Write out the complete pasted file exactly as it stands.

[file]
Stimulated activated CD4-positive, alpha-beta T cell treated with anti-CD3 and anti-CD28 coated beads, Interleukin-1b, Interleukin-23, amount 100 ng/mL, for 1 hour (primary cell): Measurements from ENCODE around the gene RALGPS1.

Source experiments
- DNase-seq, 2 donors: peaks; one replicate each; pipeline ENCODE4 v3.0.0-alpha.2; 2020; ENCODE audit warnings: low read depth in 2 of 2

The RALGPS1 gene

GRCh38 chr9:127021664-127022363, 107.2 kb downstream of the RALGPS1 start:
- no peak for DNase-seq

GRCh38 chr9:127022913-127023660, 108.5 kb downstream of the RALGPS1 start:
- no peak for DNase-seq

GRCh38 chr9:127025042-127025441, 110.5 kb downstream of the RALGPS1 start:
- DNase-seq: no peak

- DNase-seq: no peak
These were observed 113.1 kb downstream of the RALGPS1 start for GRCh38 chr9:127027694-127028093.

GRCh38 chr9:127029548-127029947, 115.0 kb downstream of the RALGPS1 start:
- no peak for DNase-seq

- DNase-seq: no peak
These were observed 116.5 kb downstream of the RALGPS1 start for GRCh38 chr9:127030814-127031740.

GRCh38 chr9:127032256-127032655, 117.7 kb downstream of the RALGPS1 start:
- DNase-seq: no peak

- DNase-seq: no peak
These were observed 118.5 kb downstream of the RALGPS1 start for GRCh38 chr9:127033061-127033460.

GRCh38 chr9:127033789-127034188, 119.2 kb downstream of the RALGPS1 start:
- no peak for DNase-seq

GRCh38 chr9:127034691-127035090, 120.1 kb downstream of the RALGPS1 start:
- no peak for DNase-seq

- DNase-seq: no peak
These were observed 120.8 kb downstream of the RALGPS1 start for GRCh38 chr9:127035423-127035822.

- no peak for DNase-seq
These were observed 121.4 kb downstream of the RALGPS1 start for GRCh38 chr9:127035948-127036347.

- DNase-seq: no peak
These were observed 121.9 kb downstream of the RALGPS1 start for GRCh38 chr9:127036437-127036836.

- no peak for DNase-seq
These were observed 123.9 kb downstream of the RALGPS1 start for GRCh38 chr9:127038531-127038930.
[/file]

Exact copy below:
Stimulated activated CD4-positive, alpha-beta T cell treated with anti-CD3 and anti-CD28 coated beads, Interleukin-1b, Interleukin-23, amount 100 ng/mL, for 1 hour (primary cell): Measurements from ENCODE around the gene RALGPS1.

Source experiments
- DNase-seq, 2 donors: peaks; one replicate each; pipeline ENCODE4 v3.0.0-alpha.2; 2020; ENCODE audit warnings: low read depth in 2 of 2

The RALGPS1 gene

GRCh38 chr9:127021664-127022363, 107.2 kb downstream of the RALGPS1 start:
- no peak for DNase-seq

GRCh38 chr9:127022913-127023660, 108.5 kb downstream of the RALGPS1 start:
- no peak for DNase-seq

GRCh38 chr9:127025042-127025441, 110.5 kb downstream of the RALGPS1 start:
- DNase-seq: no peak

- DNase-seq: no peak
These were observed 113.1 kb downstream of the RALGPS1 start for GRCh38 chr9:127027694-127028093.

GRCh38 chr9:127029548-127029947, 115.0 kb downstream of the RALGPS1 start:
- no peak for DNase-seq

- DNase-seq: no peak
These were observed 116.5 kb downstream of the RALGPS1 start for GRCh38 chr9:127030814-127031740.

GRCh38 chr9:127032256-127032655, 117.7 kb downstream of the RALGPS1 start:
- DNase-seq: no peak

- DNase-seq: no peak
These were observed 118.5 kb downstream of the RALGPS1 start for GRCh38 chr9:127033061-127033460.

GRCh38 chr9:127033789-127034188, 119.2 kb downstream of the RALGPS1 start:
- no peak for DNase-seq

GRCh38 chr9:127034691-127035090, 120.1 kb downstream of the RALGPS1 start:
- no peak for DNase-seq

- DNase-seq: no peak
These were observed 120.8 kb downstream of the RALGPS1 start for GRCh38 chr9:127035423-127035822.

- no peak for DNase-seq
These were observed 121.4 kb downstream of the RALGPS1 start for GRCh38 chr9:127035948-127036347.

- DNase-seq: no peak
These were observed 121.9 kb downstream of the RALGPS1 start for GRCh38 chr9:127036437-127036836.

- no peak for DNase-seq
These were observed 123.9 kb downstream of the RALGPS1 start for GRCh38 chr9:127038531-127038930.